Orbital Sciences’ Antares rocket explodes violently and is consumed in a gigantic aerial fireball seconds after blastoff from NASA’s Wallops Flight Facility, VA, on Oct. 28, 2014, at 6:22 p.m. Credit: Ken Kremer – kenkremer.com
Story updated with link to Ken Kremer interview with NBC Nightly News[/caption]
NASA WALLOPS FLIGHT FACILITY, VA – The first night launch of Orbital Sciences’ commercial Antares rocket suddenly ended in total calamity some 10 seconds or so after liftoff when the base of the first stage exploded without warning over the launch pad at NASA’s Wallops Flight Facility, Va, at 6:22 p.m. EDT on Tuesday, October 28.
I was interviewed by NBC News and you can watch the entire story and see my Antares explosion photos featured at NBC Nightly News on Oct. 29 here.
I was an eyewitness to the awful devastation suffered by the Orb-3 mission from the press viewing site at NASA Wallops located at a distance of about 1.8 miles away with a completely clear view to the launch complex.
A prime suspect in the disaster could be the pair Soviet-era built and US modified AJ26 engines that power the rocket’s first stage.
Another AJ26 engine failed and exploded during acceptance testing on May 22, 2014 at NASA’s Stennis Space Center in Mississippi. An extensive analysis and recheck by Orbital Scoences was conducted to clear this pair for flight.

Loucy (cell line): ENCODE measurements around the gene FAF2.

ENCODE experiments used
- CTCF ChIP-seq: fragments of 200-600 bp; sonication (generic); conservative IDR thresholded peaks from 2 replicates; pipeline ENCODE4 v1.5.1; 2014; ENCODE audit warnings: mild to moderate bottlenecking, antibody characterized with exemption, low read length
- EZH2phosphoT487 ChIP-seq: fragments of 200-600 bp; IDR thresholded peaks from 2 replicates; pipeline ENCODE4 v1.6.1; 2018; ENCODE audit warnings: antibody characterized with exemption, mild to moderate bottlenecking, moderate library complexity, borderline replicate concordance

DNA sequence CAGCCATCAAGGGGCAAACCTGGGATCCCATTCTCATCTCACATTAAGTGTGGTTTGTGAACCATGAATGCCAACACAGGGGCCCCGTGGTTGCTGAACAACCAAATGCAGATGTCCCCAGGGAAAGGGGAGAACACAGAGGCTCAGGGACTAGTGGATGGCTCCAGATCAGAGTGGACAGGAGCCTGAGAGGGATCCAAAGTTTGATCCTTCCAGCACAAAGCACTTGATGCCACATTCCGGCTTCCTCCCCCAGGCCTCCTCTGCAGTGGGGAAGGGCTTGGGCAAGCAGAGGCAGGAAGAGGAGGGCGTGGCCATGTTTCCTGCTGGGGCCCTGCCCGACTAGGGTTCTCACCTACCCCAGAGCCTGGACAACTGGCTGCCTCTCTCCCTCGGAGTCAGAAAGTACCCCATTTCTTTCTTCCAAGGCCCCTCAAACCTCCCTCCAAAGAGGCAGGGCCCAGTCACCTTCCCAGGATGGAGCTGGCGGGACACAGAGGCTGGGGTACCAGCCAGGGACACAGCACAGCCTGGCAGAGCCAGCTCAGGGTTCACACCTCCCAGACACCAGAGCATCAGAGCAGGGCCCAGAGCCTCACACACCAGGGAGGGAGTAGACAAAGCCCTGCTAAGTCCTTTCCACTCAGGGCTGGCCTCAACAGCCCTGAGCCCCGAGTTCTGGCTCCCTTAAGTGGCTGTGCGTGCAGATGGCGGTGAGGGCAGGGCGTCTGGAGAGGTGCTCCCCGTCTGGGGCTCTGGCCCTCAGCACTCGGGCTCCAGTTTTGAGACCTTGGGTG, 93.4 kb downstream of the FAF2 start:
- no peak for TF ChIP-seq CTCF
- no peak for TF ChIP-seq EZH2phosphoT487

See my exclusive photo of the AJ-26 engines below and a follow up story shortly.
It was a picture perfect evening.
Blastoff of the 14 story Antares rocket took place from the beachside Launch Pad 0A at the Mid-Atlantic Regional Spaceport (MARS) at NASA Wallops situated on the eastern shore of Virginia.
The highly anticipated 1st night launch of Antares would have wowed tens of millions of spectators up and down the eastern seaboard from South Carolina to Maine. Overall it was the 5th Antares launch.
The doomed Orb-3 mission was bound for the International Space Station (ISS) on a flight to bring up some 5000 pounds of (2200 kg) of science experiments, research instruments, crew provisions, spare parts, spacewalk and computer equipment and gear on a critical resupply mission in the Cygnus resupply flight dubbed Orb-3 bound for the International Space Station (ISS).
The investigation into the launch failure will be led by Orbital Sciences.
“The root cause will be determined and corrective actions taken,” Frank Culbertson, Orbital’s Executive Vice President and General Manager of its Advanced Programs Group, said at a post launch briefing.
Watch here for Ken’s onsite reporting direct from NASA Wallops.
Stay tuned here for Ken’s continuing Earth and Planetary science and human spaceflight news.